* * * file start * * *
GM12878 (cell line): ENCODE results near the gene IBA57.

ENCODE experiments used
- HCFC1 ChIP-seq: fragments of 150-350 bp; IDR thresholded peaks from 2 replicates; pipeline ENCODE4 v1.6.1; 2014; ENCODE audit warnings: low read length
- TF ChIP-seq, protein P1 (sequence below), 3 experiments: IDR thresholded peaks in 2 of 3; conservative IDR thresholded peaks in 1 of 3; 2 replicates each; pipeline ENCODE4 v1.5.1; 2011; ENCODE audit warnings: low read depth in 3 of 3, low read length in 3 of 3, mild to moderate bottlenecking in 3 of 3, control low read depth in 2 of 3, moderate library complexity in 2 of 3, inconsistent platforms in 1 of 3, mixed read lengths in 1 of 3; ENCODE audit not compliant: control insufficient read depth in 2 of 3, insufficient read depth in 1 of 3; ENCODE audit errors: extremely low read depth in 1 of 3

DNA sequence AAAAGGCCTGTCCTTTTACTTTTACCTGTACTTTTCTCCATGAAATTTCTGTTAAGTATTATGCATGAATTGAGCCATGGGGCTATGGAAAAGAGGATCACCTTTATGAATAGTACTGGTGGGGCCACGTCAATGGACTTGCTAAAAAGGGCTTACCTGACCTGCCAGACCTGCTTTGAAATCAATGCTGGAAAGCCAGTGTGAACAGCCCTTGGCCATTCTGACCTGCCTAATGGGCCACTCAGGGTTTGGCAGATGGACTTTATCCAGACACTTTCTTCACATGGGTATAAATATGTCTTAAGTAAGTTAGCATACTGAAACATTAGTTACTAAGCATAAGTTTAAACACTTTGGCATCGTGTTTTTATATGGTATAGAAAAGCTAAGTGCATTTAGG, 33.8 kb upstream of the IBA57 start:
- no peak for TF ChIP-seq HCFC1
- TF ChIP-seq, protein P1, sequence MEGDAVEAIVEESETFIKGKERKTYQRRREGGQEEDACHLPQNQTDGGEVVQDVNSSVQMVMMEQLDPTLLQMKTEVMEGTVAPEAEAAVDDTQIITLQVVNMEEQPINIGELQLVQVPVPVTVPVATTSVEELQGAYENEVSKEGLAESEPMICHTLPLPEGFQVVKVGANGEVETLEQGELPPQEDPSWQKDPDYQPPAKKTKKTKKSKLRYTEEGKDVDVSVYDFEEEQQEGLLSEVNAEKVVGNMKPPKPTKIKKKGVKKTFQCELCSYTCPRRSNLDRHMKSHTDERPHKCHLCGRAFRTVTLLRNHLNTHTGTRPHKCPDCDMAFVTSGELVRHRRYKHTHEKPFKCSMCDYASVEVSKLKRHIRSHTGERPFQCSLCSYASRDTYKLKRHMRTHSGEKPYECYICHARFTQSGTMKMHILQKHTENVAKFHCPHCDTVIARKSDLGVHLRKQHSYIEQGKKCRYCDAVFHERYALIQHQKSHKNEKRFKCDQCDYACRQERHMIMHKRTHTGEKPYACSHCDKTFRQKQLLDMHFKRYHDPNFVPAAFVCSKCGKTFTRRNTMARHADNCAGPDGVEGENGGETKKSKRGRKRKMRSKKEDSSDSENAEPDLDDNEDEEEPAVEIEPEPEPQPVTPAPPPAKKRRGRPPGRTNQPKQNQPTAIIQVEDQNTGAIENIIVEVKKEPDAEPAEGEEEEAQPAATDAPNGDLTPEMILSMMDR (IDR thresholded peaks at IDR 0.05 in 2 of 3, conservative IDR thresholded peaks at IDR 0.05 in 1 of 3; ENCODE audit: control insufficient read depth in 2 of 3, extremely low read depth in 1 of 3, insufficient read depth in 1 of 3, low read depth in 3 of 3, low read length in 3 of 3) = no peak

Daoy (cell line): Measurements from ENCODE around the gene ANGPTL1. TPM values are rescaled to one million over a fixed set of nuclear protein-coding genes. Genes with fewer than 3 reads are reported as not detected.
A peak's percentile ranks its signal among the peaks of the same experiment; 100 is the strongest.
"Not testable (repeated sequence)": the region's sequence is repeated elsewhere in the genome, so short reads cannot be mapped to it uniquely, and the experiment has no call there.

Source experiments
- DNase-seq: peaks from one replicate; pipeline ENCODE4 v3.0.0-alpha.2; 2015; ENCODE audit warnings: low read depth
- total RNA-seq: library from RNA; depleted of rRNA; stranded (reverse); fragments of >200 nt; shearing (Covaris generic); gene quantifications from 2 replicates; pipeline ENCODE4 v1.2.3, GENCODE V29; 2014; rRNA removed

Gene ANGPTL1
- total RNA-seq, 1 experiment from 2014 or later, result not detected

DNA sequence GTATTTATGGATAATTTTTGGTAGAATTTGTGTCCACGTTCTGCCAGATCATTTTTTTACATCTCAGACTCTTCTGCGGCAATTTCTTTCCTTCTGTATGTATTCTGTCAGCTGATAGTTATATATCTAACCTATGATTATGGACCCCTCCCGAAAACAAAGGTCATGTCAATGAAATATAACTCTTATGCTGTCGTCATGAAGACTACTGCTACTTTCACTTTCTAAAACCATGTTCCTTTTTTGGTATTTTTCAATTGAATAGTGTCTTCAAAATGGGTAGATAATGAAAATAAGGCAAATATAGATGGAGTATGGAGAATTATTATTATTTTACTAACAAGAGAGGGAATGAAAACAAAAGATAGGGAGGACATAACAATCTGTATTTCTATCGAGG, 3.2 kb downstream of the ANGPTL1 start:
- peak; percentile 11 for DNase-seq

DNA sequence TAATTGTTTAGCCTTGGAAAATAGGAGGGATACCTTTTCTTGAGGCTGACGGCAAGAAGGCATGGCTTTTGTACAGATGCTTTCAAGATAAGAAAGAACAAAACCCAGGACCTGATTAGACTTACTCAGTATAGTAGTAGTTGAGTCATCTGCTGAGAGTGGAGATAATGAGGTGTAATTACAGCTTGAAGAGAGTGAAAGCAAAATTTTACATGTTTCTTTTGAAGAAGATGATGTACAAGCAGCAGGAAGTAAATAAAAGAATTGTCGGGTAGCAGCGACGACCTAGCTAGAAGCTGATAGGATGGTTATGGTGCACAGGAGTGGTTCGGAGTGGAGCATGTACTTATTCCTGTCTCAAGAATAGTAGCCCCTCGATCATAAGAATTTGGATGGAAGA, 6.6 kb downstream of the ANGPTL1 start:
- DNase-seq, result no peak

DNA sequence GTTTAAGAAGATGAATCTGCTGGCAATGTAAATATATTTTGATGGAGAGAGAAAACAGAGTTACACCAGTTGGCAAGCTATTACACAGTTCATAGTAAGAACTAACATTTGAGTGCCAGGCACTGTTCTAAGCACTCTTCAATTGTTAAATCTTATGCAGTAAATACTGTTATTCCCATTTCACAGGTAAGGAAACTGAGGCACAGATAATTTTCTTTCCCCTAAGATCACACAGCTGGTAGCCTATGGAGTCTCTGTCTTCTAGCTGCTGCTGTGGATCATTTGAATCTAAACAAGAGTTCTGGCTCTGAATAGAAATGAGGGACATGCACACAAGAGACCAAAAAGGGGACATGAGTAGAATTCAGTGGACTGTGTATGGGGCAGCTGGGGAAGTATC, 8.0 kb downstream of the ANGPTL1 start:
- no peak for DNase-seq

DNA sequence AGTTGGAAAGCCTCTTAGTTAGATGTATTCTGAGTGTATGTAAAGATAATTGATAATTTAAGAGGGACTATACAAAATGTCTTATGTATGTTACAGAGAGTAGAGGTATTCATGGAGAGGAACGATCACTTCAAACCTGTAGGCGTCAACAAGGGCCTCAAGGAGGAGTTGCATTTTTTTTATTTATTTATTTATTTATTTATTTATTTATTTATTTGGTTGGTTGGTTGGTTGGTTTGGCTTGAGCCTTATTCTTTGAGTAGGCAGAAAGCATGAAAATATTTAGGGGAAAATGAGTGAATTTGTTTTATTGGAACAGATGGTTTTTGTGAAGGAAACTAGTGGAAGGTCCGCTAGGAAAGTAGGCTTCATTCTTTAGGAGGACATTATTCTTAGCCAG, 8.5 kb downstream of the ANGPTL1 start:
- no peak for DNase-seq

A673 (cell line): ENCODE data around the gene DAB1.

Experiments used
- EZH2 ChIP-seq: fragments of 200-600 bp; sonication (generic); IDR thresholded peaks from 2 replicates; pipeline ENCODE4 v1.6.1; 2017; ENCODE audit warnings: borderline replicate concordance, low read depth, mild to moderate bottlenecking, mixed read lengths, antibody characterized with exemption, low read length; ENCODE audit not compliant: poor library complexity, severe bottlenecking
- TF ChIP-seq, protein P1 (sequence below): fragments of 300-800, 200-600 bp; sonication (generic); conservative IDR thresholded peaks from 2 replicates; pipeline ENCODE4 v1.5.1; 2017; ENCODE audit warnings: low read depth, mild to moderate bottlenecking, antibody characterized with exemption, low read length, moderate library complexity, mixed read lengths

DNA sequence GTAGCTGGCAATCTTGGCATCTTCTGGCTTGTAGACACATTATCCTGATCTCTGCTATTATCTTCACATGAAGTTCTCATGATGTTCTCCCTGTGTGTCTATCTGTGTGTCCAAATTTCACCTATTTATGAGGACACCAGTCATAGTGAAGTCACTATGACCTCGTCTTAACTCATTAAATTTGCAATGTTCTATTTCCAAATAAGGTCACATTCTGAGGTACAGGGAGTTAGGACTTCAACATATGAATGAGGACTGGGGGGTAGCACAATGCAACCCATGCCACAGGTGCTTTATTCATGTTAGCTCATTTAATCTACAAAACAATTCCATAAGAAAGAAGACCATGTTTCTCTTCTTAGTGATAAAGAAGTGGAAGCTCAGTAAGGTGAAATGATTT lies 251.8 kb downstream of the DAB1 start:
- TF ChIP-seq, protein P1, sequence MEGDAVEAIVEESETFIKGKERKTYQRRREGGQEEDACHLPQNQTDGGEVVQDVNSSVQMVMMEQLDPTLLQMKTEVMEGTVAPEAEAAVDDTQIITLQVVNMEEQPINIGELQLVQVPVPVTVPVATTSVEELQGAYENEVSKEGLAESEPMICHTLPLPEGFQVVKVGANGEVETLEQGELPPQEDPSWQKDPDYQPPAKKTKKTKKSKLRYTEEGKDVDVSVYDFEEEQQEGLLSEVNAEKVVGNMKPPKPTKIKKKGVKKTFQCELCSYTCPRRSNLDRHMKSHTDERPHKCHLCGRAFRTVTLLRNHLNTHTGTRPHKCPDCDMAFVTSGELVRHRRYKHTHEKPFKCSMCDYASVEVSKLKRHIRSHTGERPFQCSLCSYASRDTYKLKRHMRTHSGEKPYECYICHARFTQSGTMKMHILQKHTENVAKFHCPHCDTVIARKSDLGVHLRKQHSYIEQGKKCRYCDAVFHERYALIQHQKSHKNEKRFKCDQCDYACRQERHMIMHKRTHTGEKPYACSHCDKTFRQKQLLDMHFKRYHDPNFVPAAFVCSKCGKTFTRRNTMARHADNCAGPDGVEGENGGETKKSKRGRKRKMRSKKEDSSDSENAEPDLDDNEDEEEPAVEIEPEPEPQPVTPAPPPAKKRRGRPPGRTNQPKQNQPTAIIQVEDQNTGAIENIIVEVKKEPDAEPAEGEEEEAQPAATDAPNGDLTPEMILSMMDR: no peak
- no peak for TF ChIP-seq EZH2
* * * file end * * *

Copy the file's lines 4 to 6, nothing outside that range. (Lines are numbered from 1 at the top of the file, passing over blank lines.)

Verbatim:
- TF ChIP-seq, protein P1 (sequence below), 3 experiments: IDR thresholded peaks in 2 of 3; conservative IDR thresholded peaks in 1 of 3; 2 replicates each; pipeline ENCODE4 v1.5.1; 2011; ENCODE audit warnings: low read depth in 3 of 3, low read length in 3 of 3, mild to moderate bottlenecking in 3 of 3, control low read depth in 2 of 3, moderate library complexity in 2 of 3, inconsistent platforms in 1 of 3, mixed read lengths in 1 of 3; ENCODE audit not compliant: control insufficient read depth in 2 of 3, insufficient read depth in 1 of 3; ENCODE audit errors: extremely low read depth in 1 of 3

DNA sequence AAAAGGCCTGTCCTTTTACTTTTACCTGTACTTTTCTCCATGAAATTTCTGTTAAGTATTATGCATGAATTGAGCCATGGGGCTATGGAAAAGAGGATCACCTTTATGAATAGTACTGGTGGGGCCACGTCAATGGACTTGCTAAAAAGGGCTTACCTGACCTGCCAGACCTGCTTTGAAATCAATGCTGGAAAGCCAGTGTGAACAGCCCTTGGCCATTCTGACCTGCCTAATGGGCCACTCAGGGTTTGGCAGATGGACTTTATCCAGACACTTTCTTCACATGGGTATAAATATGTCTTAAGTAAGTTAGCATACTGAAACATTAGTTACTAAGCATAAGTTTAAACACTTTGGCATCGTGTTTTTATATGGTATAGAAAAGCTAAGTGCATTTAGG, 33.8 kb upstream of the IBA57 start:
- no peak for TF ChIP-seq HCFC1